CLOVER -- Clover School District is gearing up for the new year looking at bus routes, food service and expanding:
The 2009-10 school year bus route is complicated by having the same number of buses as last year, but the opening of two new schools, currently under construction, and implementing a new grade structure.
"This is extensive because you're building two new schools and changing schemes," said Dennis Myers of the State Department of Education. "We're trying to match the routes as closely with this year as possible, but there will be changes."
Digital Access for only $0.99
For the most comprehensive local coverage, subscribe today.
Elementary schools, including the new Larne Elementary, will include K4 through fifth grade. The middle schools, including Oakridge opening in Lake Wylie, will serve grades sixth through eighth. Ninth graders will be moved into Clover High School. Getting all of the students to class on time, and home from school in a timely manner will require shifting of bell times at most schools, he said.
It also means the district will be on the hook for about $25,000 in transportation costs if students who live within 1 1/2 miles of their assigned school catch the bus. The state DOE, which provides the district's buses, does not allow any district to use buses to carry children living within a 1 1/2 mile radius without the district compensating the state for the costs.
The board voted unanimously earlier this summer to award a five-year contract for food service operations throughout the district to Aramark, one of three bidders.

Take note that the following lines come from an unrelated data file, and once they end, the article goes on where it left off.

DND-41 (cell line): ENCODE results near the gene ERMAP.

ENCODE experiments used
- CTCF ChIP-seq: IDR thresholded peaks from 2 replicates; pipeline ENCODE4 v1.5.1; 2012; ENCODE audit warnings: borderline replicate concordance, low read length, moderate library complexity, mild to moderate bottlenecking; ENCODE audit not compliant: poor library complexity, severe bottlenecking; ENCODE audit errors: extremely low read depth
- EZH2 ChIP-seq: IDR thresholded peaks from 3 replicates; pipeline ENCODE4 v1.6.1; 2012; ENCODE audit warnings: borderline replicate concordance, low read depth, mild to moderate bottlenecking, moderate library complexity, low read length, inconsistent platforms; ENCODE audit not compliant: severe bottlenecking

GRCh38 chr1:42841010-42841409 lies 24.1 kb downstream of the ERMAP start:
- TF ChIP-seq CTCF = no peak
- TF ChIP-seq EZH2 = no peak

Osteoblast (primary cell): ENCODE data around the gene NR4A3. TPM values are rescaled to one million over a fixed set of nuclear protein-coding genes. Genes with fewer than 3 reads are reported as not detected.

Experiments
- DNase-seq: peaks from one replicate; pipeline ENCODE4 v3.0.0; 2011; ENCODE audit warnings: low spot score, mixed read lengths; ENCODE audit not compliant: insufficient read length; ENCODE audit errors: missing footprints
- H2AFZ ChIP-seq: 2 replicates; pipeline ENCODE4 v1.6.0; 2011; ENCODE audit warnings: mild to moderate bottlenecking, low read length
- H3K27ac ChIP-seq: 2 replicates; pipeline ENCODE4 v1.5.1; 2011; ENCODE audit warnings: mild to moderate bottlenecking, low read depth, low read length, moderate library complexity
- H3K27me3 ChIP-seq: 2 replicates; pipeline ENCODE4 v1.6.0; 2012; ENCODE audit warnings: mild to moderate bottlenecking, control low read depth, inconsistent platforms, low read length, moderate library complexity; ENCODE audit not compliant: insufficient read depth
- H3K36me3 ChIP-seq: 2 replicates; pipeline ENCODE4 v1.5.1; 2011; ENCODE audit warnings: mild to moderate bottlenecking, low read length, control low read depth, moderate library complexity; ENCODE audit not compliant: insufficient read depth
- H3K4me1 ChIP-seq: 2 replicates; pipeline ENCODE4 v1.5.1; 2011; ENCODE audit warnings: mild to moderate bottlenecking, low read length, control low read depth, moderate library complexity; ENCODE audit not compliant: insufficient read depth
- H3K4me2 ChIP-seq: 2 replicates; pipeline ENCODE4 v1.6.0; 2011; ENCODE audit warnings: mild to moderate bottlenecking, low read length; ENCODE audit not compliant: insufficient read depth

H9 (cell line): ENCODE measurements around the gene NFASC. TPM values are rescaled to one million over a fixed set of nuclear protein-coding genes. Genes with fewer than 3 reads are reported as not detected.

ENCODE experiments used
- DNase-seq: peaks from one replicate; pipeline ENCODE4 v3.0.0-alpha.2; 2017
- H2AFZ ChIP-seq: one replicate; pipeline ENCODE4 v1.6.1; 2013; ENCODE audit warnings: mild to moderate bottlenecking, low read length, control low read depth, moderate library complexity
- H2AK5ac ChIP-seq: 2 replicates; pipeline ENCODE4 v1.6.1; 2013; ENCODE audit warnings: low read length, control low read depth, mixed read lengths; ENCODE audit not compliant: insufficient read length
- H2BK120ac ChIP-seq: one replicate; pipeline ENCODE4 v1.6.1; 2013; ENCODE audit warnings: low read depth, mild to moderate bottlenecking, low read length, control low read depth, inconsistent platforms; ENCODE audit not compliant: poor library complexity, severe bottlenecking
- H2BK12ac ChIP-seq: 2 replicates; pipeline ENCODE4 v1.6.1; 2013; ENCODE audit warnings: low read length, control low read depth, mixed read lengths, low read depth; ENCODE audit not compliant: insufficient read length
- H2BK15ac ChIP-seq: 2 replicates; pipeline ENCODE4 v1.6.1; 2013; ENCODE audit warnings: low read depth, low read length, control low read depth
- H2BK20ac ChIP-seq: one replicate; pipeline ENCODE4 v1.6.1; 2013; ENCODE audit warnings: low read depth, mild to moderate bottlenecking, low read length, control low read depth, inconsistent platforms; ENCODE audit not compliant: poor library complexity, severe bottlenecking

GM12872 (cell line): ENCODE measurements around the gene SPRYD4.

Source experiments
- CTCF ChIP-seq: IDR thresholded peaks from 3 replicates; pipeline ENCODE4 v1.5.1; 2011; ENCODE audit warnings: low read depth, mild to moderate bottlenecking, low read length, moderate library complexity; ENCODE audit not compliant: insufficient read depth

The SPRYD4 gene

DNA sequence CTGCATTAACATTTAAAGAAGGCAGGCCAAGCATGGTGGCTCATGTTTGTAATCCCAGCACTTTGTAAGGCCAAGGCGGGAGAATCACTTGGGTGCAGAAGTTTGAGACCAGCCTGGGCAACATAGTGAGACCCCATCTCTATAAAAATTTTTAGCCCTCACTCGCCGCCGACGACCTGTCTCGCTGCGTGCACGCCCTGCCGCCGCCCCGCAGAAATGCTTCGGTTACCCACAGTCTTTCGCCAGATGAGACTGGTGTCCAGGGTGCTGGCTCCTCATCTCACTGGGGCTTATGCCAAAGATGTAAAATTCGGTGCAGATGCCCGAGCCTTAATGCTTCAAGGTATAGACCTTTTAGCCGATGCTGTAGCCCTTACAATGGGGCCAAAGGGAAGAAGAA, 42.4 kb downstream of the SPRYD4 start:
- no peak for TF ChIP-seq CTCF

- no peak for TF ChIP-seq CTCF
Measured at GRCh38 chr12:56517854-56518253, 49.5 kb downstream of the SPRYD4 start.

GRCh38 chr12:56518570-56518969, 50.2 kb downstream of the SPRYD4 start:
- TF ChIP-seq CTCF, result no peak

The contract requires Aramark to retain all 57 district employees working in food service, according to district Public Information Officer Greg Reid.
"It's really a good deal for our employees," he said.
Upon retirement, district employees will have the option to join Aramark as a full-time employee and still be able to draw school retirement benefits.
The contract also means more choices in the cafeterias. Prices are expected to remain on par with last year, Reid said, costing the district $2.57 per meal. The contract still needs DOE approval.
Architect LS3P is drawing up plans for a 36,000-square-foot Applied Technology Center on the high school campus. The expansion would provide space for about 150 additional students and allow some labs classrooms to be relocated from the main school building, freeing up space for a wrestling room and the dance program. The plan also envisions "roughing-in" a second floor for more classrooms.